February 5, 2020
The National Society of Black Physicists honors Dr. Harry L. Morrison. Dr. Morrison was the first African American physics faculty member at the University of California Berkeley and a founding member of NSBP.
Harry Lee Morrison was born on October 7, 1932, in Arlington, Virginia. Morrison attended the Catholic University of America in Washington, DC, from which he received a BA in chemistry in 1955 and a PhD in chemistry 1960.
In 1961, Dr. Morrison was called to active military service as a first lieutenant at the US Air Force Academy. He taught physics there as an assistant professor until 1964. He later joined the staff of the Lawrence Livermore National Laboratory (LLNL) as a theoretical physicist, and worked on quantum fluids and statistical physics. He applied his knowledge to a direct derivation of the Landau theory of quantum hydrodynamics and interacting Bose systems.
During the 1970s, Morrison served as a visiting professor at the University of Colorado, Howard University in Washington, DC, and MIT. In 1972, Dr. Morrison was hired by the University of California Berkeley as an associate professor. He was the first African American faculty in the Berkeley Department of Physics and was promoted to full professor in 1977.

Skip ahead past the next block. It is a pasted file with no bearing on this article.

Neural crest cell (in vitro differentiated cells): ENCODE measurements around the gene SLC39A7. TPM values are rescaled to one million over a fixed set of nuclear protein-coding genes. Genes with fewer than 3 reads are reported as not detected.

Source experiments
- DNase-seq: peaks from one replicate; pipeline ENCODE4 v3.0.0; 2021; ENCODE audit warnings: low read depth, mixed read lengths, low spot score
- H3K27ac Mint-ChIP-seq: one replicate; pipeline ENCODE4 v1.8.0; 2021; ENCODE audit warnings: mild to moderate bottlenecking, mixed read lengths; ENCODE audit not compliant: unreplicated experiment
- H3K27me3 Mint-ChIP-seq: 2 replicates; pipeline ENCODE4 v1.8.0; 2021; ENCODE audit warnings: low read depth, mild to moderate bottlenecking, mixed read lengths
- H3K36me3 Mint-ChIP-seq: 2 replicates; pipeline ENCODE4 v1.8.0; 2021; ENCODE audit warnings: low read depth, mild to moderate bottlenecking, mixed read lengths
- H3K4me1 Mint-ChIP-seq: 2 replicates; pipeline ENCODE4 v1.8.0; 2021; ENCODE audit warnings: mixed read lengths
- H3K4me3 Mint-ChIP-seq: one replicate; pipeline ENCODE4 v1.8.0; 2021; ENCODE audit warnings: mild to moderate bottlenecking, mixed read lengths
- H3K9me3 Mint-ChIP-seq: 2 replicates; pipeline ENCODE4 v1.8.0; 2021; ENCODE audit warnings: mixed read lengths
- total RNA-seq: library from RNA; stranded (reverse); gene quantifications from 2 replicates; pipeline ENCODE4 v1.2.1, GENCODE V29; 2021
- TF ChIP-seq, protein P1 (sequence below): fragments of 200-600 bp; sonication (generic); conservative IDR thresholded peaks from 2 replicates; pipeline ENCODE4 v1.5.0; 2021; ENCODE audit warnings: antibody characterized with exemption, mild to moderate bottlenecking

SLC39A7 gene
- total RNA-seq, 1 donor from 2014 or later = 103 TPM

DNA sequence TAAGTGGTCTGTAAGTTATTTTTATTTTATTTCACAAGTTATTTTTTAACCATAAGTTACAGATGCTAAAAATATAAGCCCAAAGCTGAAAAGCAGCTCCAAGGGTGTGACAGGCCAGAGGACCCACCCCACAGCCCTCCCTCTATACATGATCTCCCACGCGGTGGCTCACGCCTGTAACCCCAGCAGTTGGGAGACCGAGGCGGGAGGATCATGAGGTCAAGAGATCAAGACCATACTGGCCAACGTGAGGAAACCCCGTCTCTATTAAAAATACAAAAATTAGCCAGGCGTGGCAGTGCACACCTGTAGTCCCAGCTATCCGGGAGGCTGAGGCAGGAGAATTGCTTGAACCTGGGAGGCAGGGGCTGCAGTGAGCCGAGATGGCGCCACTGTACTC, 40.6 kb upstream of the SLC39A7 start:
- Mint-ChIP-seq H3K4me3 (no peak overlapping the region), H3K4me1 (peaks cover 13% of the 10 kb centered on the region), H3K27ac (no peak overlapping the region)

Perhaps his best-known contribution to physics was his 1972 demonstration of the absence of long-range order in quantum systems in two dimensions, such as in thin superfluid helium films, that resulted from the breaking of a continuous symmetry. In collaboration with two colleagues, both of LLNL; it was one of the most successful applications of algebraic quantum field theory to the analysis of physical systems.
In 1985, Dr. Morrison was appointed as assistant dean of the College of Letters & Science. He retired from the UCB faculty in 1994, but continued to serve as an assistant dean in the College of Letters & Science for 11 more years, until his death in 2002.
Legacy - Development of scientific talent in the African American community
Dr. Morrison was devoted to the practice of theoretical physics, the development of scientific talent in the African American community, and the life of an intellectual. Morrison was involved in the early planning stages of a program launched in 1970 as Mathematics, Engineering, Science Achievement (MESA). Conceived as a way to boost minority enrollment in science and engineering programs in college, it has since become a nationally recognized and very successful statewide academic preparation program reaching out to more than 21,000 students throughout California. He also was one of the founding members of the National Society of Black Physicists (NSBP) and one of the first members to obtain the status of fellow.